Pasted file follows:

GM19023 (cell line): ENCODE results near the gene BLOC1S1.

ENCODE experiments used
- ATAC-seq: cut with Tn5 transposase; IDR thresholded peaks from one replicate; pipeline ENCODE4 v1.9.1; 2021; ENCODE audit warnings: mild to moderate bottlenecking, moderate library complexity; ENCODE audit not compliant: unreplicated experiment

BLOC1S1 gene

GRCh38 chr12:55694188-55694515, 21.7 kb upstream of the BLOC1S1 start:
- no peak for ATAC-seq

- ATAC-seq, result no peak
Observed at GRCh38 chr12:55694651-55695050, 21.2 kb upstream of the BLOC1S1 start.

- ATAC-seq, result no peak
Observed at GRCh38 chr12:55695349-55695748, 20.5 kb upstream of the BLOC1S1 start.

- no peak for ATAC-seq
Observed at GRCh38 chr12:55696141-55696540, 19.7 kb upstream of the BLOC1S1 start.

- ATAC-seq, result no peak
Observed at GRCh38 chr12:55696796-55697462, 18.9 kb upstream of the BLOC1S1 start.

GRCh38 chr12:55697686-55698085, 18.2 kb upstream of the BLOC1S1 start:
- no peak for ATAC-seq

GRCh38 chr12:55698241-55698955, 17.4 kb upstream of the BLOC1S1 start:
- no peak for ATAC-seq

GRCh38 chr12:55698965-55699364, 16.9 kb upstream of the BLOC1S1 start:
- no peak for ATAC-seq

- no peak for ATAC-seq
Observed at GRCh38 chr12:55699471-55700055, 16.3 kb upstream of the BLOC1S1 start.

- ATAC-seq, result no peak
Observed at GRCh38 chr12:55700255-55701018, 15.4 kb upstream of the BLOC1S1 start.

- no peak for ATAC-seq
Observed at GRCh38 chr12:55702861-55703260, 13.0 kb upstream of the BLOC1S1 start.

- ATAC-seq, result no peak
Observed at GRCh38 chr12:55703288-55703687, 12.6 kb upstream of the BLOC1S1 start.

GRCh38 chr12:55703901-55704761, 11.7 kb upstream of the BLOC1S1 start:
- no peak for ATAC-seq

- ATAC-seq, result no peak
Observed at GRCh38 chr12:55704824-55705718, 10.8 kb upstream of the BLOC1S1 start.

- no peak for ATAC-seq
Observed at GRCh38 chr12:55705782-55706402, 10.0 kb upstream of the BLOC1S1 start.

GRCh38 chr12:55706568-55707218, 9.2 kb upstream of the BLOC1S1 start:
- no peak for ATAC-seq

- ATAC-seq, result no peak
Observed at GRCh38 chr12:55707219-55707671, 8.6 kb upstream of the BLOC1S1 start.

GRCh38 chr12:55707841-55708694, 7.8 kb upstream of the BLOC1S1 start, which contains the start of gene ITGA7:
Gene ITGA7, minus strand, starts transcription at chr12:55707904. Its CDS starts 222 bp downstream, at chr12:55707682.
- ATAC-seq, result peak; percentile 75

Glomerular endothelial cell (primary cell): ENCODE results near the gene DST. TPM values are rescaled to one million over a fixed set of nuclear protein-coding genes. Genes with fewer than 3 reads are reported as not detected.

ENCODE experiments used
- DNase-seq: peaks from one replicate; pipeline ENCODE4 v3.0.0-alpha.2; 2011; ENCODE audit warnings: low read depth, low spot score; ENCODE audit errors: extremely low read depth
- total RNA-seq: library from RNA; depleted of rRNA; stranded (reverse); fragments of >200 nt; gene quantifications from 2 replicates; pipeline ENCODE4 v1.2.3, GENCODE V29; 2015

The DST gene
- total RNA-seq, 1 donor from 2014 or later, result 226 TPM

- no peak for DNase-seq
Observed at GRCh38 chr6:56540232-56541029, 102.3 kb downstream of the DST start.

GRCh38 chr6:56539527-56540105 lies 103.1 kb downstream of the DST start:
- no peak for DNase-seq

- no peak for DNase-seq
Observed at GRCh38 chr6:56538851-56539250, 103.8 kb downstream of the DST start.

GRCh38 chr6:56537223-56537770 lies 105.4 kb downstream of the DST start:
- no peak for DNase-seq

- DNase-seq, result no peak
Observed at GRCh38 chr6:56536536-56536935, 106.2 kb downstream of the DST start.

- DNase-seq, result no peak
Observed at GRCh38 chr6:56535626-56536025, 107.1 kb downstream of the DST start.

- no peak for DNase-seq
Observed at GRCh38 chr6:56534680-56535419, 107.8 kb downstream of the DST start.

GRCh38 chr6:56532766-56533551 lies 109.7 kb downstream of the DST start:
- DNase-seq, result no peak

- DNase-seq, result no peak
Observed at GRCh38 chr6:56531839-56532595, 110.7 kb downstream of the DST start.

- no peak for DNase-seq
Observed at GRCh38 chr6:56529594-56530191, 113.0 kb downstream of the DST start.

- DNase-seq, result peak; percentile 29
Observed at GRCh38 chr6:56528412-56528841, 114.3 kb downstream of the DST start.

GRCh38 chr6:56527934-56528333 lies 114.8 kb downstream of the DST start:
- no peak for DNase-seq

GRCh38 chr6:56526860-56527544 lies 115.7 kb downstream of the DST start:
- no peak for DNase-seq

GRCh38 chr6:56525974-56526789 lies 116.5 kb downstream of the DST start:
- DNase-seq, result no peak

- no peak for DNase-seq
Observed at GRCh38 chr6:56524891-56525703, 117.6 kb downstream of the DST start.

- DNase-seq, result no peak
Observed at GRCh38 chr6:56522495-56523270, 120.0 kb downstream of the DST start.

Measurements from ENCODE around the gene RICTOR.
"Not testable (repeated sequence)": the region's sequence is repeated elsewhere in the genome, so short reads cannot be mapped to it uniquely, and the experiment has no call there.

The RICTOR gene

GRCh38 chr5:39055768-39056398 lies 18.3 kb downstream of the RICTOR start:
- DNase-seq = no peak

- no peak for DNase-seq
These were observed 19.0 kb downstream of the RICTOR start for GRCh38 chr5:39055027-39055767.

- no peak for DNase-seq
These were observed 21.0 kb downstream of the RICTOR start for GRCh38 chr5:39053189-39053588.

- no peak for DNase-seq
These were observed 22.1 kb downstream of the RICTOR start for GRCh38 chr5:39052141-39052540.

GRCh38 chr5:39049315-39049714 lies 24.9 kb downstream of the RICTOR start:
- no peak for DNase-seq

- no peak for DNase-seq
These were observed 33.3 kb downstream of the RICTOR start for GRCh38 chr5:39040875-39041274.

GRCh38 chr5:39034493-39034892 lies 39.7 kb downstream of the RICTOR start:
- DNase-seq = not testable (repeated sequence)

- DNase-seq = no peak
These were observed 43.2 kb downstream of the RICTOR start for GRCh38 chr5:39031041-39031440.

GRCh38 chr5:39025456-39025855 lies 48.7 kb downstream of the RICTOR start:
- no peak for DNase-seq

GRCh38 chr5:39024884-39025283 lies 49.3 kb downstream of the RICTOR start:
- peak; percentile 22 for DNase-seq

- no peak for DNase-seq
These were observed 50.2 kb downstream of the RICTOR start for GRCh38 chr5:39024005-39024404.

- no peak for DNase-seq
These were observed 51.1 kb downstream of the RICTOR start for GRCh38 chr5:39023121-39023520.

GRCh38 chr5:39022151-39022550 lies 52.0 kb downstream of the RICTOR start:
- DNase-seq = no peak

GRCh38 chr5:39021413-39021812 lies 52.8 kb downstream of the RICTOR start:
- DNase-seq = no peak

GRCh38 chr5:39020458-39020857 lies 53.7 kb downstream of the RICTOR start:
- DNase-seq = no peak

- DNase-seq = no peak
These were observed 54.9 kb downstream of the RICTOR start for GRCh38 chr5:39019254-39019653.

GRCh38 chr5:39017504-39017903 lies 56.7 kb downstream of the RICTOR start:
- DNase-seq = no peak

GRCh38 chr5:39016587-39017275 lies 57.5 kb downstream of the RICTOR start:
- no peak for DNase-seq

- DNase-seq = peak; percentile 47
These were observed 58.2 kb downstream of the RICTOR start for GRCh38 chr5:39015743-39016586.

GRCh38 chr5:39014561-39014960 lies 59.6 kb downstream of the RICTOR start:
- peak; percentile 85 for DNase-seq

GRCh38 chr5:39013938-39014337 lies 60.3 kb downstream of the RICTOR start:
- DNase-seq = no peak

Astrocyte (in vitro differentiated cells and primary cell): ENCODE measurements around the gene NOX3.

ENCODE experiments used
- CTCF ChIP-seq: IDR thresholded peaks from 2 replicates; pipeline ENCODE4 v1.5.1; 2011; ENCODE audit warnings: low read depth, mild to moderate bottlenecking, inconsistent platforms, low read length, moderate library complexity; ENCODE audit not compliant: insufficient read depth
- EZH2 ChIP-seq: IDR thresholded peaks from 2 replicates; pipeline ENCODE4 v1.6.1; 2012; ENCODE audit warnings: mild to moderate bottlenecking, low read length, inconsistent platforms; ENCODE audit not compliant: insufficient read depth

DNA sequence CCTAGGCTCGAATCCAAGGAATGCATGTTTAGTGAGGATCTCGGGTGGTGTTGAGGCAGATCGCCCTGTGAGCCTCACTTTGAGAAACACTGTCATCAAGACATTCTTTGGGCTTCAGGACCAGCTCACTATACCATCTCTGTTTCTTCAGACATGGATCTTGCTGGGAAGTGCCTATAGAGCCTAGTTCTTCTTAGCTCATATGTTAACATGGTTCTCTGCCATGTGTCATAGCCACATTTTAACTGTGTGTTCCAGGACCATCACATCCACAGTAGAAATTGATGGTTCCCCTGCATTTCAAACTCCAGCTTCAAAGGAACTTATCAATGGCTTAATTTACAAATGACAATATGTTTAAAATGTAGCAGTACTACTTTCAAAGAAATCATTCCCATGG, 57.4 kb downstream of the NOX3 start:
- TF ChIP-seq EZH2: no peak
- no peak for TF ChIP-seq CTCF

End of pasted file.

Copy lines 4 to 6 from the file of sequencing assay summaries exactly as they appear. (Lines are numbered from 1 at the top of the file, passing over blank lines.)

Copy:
BLOC1S1 gene

GRCh38 chr12:55694188-55694515, 21.7 kb upstream of the BLOC1S1 start:
- no peak for ATAC-seq